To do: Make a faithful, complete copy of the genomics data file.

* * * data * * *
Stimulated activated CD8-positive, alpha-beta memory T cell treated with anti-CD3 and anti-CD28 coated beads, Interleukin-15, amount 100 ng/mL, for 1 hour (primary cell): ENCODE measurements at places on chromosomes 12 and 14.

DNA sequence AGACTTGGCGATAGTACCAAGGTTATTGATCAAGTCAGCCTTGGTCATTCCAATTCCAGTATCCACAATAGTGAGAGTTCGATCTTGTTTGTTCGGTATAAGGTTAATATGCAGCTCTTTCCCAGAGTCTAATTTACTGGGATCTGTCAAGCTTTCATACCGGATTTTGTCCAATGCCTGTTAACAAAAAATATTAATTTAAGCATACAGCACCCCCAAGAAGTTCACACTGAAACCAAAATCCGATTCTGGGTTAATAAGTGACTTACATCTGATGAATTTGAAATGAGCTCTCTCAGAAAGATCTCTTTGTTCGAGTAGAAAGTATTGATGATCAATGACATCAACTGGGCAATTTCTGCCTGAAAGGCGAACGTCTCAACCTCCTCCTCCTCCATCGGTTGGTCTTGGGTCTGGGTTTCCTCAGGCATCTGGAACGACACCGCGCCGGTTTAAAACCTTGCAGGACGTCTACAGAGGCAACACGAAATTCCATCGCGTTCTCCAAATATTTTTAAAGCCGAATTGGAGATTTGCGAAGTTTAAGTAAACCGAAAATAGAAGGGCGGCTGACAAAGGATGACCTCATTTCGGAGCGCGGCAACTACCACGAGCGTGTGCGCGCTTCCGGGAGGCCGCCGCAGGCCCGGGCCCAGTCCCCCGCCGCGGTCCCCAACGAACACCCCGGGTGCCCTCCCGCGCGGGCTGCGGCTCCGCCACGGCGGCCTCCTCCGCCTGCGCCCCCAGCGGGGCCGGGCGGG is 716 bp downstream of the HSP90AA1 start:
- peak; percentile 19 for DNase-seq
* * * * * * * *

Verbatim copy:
Stimulated activated CD8-positive, alpha-beta memory T cell treated with anti-CD3 and anti-CD28 coated beads, Interleukin-15, amount 100 ng/mL, for 1 hour (primary cell): ENCODE measurements at places on chromosomes 12 and 14.

DNA sequence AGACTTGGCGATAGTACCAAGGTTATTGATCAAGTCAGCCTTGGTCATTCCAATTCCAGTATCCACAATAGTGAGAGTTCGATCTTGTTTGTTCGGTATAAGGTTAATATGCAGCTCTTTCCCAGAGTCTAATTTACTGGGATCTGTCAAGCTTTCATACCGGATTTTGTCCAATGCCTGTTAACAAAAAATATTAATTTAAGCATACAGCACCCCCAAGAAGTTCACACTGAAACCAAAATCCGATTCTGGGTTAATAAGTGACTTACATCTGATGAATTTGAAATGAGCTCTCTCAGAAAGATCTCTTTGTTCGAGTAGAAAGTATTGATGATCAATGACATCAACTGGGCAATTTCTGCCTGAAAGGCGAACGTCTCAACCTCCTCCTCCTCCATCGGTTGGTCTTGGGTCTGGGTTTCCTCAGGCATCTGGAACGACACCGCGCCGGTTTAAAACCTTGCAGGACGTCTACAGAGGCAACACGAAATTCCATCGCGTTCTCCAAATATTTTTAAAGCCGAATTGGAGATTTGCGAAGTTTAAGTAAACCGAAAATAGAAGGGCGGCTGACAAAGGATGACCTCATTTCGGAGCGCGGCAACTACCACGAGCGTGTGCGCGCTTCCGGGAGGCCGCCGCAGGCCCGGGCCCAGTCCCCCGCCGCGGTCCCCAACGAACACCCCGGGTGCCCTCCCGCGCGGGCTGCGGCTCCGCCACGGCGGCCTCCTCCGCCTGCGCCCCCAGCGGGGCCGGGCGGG is 716 bp downstream of the HSP90AA1 start:
- peak; percentile 19 for DNase-seq